in November, as now seems likely, I think a lot more women are going to vote
for him than she assumes.
And that could be enough for the man
with The Look to win the White House.
What an amazing Tuesday sweeping
all 5 states, with big wins – Connecticut, Delaware, Maryland,
Pennsylvania, and Rhode Island – Thank you!
Thank you for your support. I could
not have done it without you! We have traveled all over the country and
met so many incredible voters, who have joined this movement. We will
no longer be led by the all talk, no action politicians that have
failed us all.
Together, we will continue
this momentum as we continue into next month with Nebraska, West
Virginia, Oregon, Washington and Indiana where we will be campaigning
tomorrow with the legendary Bobby Knight.
I look forward to meeting you and
discussing the issues most important to voters across the country. With
your support, we will Make America Great Again!
awarded on an at-large and congressional district basis.
Delegates are winner-take-all based on the statewide vote.
Congressional District Delegates will be elected on the the primary
ballot from each of the state’s 18 congressional districts.
Delegates are technically unbound.
will elect the 14 people who will serve as At-Large Delegates at the
PAGOP State Committee meeting on May 21.
Clinton was supposed to have this primary wrapped up by the end of
March. Instead, heading into May she has still failed to capture her
The Clinton Machine is on the warpath
against Republicans because they’re desperate to hide all of the flaws in
her candidacy. Look at what she’s doing to Bernie Sanders--Republicans
will need to be prepared for how they’re going to throw everything
including the kitchen sink at our candidates up and down the ballot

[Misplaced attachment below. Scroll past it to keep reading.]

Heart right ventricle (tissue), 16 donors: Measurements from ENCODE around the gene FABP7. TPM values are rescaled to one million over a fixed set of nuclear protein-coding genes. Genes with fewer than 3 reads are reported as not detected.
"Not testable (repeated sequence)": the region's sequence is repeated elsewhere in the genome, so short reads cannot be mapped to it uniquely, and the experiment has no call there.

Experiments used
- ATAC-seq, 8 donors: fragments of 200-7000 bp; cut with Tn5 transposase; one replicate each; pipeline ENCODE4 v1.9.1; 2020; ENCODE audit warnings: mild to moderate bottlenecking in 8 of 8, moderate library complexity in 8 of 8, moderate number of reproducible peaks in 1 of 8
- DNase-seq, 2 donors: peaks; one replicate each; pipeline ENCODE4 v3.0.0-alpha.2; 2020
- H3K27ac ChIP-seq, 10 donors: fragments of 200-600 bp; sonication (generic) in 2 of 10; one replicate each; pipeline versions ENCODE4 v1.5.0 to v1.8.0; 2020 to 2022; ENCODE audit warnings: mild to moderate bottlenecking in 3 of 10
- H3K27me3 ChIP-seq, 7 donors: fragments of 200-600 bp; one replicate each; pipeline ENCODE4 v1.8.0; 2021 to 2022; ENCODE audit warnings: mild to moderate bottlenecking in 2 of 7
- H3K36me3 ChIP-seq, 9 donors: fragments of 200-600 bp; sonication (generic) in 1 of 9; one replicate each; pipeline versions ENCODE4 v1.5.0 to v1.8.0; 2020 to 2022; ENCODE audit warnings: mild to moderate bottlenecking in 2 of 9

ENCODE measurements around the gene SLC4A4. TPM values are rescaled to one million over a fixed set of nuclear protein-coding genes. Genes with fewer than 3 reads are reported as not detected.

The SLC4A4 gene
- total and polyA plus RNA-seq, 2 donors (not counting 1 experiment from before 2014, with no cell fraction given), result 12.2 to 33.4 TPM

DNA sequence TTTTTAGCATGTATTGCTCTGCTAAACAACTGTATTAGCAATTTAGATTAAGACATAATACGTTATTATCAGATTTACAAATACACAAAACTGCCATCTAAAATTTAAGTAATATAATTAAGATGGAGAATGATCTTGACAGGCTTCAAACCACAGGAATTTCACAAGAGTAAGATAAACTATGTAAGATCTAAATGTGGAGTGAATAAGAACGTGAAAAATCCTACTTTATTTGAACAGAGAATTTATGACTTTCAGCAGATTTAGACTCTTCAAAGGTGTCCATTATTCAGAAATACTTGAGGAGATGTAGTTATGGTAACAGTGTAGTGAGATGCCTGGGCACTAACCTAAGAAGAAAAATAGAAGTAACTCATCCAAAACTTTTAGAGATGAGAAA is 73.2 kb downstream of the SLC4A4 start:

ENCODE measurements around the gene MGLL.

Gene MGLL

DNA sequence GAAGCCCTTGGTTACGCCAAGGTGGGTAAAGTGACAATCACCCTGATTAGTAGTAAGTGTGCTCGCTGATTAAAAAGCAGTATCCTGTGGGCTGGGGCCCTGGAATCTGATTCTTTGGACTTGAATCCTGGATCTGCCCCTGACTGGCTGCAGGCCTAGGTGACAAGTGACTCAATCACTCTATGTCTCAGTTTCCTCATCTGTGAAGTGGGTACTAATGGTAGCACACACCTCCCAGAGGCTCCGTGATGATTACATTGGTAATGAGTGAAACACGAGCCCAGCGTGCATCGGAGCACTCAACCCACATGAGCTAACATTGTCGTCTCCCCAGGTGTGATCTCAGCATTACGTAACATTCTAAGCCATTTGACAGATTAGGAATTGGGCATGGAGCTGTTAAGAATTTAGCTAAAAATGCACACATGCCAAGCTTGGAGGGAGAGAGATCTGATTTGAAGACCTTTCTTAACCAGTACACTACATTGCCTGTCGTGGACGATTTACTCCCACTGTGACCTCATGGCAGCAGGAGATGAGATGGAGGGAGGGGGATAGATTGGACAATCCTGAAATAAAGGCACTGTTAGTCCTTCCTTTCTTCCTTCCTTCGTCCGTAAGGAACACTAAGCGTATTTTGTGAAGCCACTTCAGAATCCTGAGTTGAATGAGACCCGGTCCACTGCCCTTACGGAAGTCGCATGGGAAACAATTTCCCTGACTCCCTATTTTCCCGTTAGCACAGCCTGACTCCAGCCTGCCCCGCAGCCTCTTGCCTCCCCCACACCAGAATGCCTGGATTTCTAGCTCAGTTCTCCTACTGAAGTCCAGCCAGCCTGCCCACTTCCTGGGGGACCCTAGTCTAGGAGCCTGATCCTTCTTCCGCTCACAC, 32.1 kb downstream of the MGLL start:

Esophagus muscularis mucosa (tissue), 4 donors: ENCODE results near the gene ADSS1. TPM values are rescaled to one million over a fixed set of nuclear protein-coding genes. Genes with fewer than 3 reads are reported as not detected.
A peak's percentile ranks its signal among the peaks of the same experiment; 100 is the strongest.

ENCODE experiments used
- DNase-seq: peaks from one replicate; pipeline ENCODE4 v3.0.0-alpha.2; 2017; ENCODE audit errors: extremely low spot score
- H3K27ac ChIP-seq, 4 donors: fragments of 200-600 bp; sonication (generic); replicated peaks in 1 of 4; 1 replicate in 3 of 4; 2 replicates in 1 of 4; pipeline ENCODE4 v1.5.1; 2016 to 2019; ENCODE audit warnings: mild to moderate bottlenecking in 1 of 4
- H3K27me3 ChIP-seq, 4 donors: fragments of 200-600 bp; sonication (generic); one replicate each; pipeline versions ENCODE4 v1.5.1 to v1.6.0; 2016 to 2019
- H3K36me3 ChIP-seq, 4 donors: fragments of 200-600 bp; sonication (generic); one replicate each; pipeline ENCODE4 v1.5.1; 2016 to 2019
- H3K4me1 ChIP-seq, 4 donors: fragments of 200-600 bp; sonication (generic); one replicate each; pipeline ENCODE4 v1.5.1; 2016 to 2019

because it’s her only hope for victory.
Bernie Sanders has already
done irreparable damage to Hillary Clinton as she’s tried to run
to his left on many issues. In November, voters will remember that Hillary
Clinton is a dishonest creature of Washington who will say and
do anything to get elected.
55% of voters have voted for
Republican candidates this year.
GOP turnout is up in 30 of 35
states/territories, but Democrat turnout is down in 29 of 34
More than 8.7 million more Republicans
have voted in 2016 compared with the 2012 primaries and caucuses.
rules for how Republicans chose a nominee have been transparent and effective
for decades—this year is no different. The rules say a candidate has to have a
simple majority, 1,237 delegates, to be our nominee.
Fairness and transparency will be the
hallmarks of the Republican convention. The whole world will be watching
our democratic process at work, and they’ll see Republicans standing side
by side with one another and a party that is stronger than ever before.
Our party is the party of the open door,
of liberty, of equality, of opportunity for all and favoritism for none.
We will live up to these principles as we prepare for a fair, democratic,
and transparent Convention.
Having a committee write a set of rules
that govern the body isn’t unique to the Republican National
Convention—it’s true for the Boy Scouts, the Rotary Club, or any other
group that has organizational structure. It only makes sense that the 2016
Convention is governed by rules written by 2016 delegates.
J. Gillman This two picture
combo of file photos shows Republican presidential candidate, Sen. Ted Cruz,
R-Texas, left, and Donald Trump. (AP Photo/File)
Donald Trump has spent months making the case that if he’s leading in delegates
by the end of the GOP primaries, it’s only fair to award him the nomination,
even if he’s fallen short of a majority.
Ted Cruz, among
others, counters that rules are rules. If you don’t clinch, you’re not the
nominee. That’s correct.
But for at least
one group of Wal-Mart moms – an umbrella demographic that stands for much of